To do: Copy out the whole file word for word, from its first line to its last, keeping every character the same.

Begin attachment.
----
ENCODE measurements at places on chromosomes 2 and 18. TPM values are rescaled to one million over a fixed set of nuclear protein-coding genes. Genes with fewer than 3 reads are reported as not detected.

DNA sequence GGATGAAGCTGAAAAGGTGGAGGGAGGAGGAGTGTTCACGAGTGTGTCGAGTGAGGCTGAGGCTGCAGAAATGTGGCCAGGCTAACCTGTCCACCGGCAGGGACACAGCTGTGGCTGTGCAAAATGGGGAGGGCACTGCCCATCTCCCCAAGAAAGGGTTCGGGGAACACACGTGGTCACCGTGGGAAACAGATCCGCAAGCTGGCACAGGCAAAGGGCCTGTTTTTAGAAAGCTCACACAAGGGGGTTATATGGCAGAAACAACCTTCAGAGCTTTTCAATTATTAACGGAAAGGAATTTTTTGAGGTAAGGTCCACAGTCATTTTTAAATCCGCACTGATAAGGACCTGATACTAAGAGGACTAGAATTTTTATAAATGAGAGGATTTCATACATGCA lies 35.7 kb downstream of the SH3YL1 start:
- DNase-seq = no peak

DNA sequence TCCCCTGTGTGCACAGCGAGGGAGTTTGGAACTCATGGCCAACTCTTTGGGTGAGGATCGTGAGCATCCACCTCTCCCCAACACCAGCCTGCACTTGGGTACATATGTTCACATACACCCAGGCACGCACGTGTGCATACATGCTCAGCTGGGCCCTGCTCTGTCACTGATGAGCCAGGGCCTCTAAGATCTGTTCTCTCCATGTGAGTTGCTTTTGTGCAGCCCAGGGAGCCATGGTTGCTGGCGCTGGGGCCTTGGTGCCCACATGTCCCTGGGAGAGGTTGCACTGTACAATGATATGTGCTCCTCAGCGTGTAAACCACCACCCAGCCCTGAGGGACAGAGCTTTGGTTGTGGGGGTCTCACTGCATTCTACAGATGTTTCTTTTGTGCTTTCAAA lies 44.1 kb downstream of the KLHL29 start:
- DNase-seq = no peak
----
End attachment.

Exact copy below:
ENCODE measurements at places on chromosomes 2 and 18. TPM values are rescaled to one million over a fixed set of nuclear protein-coding genes. Genes with fewer than 3 reads are reported as not detected.

DNA sequence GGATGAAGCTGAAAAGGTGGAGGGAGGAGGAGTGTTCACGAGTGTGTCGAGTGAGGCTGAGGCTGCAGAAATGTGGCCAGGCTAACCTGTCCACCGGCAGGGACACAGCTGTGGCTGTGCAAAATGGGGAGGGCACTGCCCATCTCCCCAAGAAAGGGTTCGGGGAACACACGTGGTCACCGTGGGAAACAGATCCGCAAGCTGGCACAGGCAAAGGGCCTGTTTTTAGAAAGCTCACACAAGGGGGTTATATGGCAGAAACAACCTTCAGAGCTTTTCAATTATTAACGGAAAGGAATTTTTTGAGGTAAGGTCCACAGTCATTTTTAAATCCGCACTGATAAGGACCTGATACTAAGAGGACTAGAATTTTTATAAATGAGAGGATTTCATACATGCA lies 35.7 kb downstream of the SH3YL1 start:
- DNase-seq = no peak

DNA sequence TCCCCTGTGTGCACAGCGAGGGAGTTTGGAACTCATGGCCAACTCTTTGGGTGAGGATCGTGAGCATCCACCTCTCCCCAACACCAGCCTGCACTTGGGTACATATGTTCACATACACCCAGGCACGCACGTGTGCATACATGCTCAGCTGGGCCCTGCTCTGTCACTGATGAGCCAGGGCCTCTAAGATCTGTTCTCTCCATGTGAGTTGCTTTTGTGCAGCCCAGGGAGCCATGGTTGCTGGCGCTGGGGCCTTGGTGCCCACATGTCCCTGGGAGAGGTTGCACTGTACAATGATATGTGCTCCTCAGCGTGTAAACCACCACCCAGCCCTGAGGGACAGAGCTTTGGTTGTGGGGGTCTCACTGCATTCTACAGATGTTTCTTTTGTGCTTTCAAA lies 44.1 kb downstream of the KLHL29 start:
- DNase-seq = no peak